Of course the world is flat
and ebooks are finished
THE flat-earth priests from the Wall Street Journal have joined their counterparts on The Guardian in pre-emptively performing the last rites on ebooks.
Nicholas Carr in a recent WSJ article made this quite extraordinary prediction:
…‘the initial e-book explosion is starting to look like an aberration.
‘….E-books, in other words, may turn out to be just another format—an even lighter-weight, more disposable paperback.’
Of course, the WSJ lives and breathes hallowed statistics and this is what Carr’s argument rests on.
‘Sales of e-readers plunged 36% in 2012, according to estimates from IHS iSuppli, while tablet sales exploded.’
As with much internet news, you get the opinionated background in the main piece and the real story, succinctly put, in the comments.
In this case, Michael Fawkes wrote:
‘The 36% reduction in stand-alone e-readers is irrelevant. The question is how many e-book reading devices (including tablets) were sold in 2013?’
Major etailers such as Amazon and Barnes and Noble this year made FREE ereader apps readily available for tablets and smart phones. In other words tablets (with explosive sales) became ereaders as well as retaining other functions.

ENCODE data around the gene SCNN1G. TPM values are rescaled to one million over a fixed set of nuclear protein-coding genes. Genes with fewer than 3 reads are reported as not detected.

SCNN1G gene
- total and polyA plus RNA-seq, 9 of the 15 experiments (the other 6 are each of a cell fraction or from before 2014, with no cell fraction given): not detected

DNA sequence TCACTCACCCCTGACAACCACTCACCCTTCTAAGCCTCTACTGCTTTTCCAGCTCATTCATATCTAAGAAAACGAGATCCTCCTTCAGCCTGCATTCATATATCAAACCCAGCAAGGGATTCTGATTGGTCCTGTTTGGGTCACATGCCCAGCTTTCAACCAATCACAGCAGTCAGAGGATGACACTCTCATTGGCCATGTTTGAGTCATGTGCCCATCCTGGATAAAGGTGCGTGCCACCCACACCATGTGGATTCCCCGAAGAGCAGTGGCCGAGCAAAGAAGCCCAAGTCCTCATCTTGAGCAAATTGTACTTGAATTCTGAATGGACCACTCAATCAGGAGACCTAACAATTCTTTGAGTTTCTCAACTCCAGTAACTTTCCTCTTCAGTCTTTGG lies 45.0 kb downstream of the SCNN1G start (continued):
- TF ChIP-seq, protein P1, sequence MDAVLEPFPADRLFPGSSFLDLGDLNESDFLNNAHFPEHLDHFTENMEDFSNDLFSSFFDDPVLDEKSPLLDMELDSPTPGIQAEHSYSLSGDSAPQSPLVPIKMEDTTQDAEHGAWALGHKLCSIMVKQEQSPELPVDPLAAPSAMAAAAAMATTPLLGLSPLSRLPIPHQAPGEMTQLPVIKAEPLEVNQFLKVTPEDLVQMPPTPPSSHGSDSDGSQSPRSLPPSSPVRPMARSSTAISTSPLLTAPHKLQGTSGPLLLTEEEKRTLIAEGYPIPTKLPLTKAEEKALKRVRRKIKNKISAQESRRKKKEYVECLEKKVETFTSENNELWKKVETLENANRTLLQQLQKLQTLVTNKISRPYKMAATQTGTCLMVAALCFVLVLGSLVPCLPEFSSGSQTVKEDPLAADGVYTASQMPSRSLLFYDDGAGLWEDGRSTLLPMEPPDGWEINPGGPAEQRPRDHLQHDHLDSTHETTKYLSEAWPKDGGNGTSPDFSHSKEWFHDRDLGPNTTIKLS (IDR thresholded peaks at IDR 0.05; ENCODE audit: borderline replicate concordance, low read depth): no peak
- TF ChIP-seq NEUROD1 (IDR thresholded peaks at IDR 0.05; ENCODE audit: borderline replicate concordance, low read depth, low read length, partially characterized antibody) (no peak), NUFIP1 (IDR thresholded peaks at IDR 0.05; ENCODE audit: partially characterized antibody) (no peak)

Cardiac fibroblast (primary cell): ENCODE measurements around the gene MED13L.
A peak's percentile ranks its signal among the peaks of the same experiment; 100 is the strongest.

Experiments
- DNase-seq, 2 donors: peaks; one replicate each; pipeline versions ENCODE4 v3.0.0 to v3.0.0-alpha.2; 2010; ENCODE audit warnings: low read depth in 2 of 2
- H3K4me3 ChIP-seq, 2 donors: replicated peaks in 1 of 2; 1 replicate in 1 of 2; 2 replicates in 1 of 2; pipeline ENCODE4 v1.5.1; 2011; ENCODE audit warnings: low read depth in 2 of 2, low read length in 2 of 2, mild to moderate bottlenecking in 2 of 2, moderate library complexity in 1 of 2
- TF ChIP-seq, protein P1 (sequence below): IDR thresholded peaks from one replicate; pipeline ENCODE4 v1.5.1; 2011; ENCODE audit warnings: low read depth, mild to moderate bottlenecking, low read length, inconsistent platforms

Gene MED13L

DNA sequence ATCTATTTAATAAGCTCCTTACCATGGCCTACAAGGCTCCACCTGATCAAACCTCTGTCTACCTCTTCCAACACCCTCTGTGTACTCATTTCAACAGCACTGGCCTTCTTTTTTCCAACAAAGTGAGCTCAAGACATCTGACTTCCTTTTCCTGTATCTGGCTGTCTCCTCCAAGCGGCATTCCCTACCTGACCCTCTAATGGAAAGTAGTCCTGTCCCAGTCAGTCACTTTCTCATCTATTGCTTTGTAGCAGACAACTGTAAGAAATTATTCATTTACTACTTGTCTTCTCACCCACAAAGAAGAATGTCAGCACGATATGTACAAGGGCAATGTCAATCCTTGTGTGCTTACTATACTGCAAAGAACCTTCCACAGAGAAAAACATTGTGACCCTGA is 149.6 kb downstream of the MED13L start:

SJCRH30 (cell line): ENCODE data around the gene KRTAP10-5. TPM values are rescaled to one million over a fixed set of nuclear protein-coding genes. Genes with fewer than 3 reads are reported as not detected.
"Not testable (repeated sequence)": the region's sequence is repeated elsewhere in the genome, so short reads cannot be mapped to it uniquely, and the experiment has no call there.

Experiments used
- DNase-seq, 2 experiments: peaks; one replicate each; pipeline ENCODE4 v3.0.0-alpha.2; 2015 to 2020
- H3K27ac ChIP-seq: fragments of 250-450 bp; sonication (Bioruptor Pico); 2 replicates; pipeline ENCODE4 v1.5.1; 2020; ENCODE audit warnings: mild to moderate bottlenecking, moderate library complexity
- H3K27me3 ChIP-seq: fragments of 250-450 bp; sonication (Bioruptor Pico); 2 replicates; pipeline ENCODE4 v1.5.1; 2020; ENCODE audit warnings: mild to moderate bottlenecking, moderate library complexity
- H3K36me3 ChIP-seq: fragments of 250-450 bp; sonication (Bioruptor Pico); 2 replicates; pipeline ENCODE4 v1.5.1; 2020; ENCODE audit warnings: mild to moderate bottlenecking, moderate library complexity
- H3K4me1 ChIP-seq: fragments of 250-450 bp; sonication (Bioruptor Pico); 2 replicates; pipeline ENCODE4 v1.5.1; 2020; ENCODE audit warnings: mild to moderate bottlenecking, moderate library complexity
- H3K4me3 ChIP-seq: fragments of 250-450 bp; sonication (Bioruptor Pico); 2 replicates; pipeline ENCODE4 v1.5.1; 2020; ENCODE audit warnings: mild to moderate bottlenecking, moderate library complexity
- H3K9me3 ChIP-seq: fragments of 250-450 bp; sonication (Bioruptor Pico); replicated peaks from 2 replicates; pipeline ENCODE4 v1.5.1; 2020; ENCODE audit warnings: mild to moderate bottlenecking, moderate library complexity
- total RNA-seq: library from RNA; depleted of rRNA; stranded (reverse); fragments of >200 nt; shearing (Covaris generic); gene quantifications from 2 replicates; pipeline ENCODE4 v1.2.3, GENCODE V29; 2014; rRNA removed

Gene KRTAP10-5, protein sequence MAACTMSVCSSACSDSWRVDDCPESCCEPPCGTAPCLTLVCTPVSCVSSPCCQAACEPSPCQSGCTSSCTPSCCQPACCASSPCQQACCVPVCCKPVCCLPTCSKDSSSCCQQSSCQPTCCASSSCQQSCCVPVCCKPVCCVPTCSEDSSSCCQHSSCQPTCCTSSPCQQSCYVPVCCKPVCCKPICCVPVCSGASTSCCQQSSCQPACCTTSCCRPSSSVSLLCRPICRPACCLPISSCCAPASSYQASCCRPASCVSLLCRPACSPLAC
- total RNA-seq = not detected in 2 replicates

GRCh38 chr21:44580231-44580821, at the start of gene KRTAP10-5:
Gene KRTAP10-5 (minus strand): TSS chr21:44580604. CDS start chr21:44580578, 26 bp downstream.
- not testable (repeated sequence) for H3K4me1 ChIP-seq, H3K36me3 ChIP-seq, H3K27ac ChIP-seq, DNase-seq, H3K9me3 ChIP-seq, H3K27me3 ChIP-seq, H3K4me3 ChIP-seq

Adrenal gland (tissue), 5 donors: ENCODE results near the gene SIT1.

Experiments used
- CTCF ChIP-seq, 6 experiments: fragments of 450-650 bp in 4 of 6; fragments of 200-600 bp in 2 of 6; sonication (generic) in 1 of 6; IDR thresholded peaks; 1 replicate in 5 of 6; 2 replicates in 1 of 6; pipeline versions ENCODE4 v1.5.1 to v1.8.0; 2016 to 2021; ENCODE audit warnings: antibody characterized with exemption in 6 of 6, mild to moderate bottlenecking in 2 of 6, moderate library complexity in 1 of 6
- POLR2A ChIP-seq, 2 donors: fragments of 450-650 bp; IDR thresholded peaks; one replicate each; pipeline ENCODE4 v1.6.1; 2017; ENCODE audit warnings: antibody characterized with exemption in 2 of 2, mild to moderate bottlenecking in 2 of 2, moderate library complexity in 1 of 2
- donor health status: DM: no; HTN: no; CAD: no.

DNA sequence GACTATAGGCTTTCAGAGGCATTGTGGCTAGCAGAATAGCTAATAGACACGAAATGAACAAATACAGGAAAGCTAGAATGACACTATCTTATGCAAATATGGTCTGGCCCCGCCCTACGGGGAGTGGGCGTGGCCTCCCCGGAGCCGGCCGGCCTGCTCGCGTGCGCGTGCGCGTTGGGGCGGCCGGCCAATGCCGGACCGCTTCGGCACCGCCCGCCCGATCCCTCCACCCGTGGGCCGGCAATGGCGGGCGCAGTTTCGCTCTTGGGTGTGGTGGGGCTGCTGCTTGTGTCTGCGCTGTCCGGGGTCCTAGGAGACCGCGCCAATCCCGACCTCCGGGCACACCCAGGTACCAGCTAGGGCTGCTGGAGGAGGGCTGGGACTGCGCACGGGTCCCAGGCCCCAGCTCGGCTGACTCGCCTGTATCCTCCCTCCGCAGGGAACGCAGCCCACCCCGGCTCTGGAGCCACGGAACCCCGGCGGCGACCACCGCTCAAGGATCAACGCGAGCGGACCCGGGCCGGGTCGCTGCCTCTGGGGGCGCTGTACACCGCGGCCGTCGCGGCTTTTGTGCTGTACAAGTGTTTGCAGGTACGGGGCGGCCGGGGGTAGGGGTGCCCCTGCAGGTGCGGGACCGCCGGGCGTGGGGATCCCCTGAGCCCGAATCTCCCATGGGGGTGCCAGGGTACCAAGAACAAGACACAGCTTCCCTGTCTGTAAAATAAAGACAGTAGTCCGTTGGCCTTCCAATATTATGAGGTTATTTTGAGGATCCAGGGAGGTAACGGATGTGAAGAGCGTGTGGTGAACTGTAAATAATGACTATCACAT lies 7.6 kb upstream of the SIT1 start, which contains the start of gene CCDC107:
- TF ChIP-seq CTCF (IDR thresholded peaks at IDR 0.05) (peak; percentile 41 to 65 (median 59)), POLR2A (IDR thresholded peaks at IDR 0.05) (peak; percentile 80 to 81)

Carr admits ebook sales increased by a third last year but he puts it in such a convoluted way it sounds like failure.
‘…the annual growth rate for e-book sales fell abruptly during 2012, to about 34%.’
Bugger me, the industry is in crisis because ‘it is a sharp decline from the triple-digit growth rates of the preceding four years.’
Most industries would kill for a 30+% sales increase. I still completely agree with the prediction of Joe Konrath and others that print books are the ones headed for a niche in book sales.
There is a problem with real ebooks (to distinguish them from dead-tree books) but it is not about the cliché Carr recites: ‘The fact that an e-book can’t be sold or given away after it’s read also reduces the perceived value of the product.’
The ebook critics like to toss around that one about pass-ons because they know the ebook commercial model cannot sustain private lending in the digital world. But the fact is being able to pass on a dead-tree book barely informs the reader’s buying decision.
Commenter Steve Shelton nailed the real problem with ebooks. ‘I prefer printed books because I have found so many spelling and formatting errors in e-books.’
That is it in a nutshell. Publishers are using automated programs to create books for eReaders and the programs just do not work properly. This is a technical problem which will soon be solved as with the header/ footer and page numbering omissions.
When these drawbacks are overcome and a cheap dedicated 6in X 9 inch ereader, capable of storing 1000 books is created, we will all want one.
Move on, Mr Carr. Run if you will.